Now let us take a more recent example. It helps if the foodstuff is something that you kids don't like very much, like seafood. Pizza or burger is no good for this technique. Here is the Joker with some scampi:

And now we can show him blowing a guy away with impunity. You can take a low angle like you would with a hero blowing a villain away. It's all right because we already covered it with the yukky seafood:

This old fuddy duddy will no doubt have more useful advice for navigating those difficult parts of the comicbooks on another day. Keep watching, kids.

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Sunday, 19 October 2008

i've been listening to a box set of of Joseph Haydn's arrangements of Scottish songs, of which these folk are in the course of recording as a complete program, which they say includes stuff never performed in modern times. He made them mostly in the last couple of years of his life, many of them with verses by the immortal Robert Burns. I'm reminded of a set of old encyclopedias I recently threw out because I found that I was tending to use Wikipedia all the time. I can't remember the name of it now in spite of it being my close companion for fifteen years. Harmsworths? Anyway, I liked having this set in particular because it was sixty years old and still had all those old forgotten English gentlemen who have tended to drop out of more recent encyclopedias, and it was useful to have all that when I was doing From Hell. But all its values belonged to a distant age. On the subject of Burns it discussed his poetry in a lengthy entry and then added that he wrote verses for several hundred sentimental songs of no account. That certainly isn't the modern estimation of his songwriting, or of songwriting generally.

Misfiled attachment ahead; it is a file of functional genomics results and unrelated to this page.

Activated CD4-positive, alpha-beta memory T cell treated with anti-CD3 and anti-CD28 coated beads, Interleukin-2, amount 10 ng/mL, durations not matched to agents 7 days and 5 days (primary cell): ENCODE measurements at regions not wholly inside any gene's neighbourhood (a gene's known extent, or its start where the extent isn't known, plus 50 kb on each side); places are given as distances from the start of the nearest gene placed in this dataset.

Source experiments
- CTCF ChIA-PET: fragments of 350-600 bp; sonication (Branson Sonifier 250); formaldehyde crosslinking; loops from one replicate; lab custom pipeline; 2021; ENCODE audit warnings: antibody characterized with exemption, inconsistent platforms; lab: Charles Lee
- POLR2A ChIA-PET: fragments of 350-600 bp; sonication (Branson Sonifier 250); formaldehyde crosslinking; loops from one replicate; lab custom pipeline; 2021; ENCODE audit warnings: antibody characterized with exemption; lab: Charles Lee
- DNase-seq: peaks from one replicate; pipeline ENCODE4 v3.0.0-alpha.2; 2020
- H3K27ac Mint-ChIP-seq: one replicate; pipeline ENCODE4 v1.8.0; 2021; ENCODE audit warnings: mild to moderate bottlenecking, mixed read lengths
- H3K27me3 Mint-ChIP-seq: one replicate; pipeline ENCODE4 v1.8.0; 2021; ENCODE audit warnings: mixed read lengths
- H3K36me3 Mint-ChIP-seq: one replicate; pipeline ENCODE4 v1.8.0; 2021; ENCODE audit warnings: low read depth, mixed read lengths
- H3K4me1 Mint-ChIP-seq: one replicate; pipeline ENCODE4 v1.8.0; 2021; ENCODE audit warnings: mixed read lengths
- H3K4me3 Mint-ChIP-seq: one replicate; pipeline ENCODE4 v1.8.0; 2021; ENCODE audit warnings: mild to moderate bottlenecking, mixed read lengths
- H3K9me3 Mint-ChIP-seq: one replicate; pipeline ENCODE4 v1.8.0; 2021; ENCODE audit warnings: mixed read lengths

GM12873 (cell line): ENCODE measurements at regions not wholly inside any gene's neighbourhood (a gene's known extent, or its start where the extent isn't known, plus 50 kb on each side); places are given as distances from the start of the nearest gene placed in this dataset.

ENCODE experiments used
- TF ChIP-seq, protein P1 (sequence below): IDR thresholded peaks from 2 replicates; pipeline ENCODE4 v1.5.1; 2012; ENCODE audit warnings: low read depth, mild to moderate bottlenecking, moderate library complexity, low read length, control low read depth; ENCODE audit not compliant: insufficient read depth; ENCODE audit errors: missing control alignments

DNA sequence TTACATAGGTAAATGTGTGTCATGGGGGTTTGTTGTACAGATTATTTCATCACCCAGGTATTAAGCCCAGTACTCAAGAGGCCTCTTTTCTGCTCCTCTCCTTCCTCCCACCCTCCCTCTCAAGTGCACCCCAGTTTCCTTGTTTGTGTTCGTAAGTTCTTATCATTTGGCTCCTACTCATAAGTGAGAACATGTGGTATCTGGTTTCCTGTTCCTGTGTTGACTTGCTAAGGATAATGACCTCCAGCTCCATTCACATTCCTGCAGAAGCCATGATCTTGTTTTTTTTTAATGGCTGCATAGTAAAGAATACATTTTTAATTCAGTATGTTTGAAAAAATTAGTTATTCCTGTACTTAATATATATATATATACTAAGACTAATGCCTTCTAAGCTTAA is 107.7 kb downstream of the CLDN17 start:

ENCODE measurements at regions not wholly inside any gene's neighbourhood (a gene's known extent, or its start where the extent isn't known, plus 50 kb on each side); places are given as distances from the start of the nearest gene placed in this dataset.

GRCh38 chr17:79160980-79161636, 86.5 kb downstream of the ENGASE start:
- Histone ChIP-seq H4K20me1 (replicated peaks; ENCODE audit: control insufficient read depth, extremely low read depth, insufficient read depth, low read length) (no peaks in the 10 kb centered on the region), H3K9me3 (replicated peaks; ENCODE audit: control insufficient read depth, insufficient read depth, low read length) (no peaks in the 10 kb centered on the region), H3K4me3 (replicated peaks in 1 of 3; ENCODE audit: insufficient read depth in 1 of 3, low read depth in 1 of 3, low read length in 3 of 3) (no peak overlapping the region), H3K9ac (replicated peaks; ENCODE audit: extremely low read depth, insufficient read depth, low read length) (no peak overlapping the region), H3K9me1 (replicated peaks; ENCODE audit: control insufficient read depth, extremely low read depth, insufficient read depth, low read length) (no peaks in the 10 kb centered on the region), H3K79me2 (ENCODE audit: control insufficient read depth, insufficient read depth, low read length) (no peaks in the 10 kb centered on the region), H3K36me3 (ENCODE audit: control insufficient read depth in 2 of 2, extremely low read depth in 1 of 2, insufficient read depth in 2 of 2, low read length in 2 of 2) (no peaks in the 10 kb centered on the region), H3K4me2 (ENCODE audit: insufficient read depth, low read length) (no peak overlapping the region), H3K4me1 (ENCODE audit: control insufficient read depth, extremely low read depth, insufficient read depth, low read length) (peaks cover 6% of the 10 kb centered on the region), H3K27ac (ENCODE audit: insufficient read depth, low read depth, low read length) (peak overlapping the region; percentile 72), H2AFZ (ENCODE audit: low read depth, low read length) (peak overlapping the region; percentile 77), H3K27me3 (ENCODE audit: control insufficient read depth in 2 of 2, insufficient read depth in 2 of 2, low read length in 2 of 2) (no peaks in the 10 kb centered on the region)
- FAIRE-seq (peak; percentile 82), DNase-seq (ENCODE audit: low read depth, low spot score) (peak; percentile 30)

In another article, on that magnificent beast, the Elk, the encyclopedia told me all about this noble creature, its size, its habits and its habitat and then added 'It tastes of musk'.

I caught a few lines of The Simpsons recently while passing through our living room. Homer is driving somewhere with Bart also in the car. They are disagreeing about something, I can't remember what, and Bart says "but in Wikipedia it says..." and Homer responds, "We'll fix that when we get home."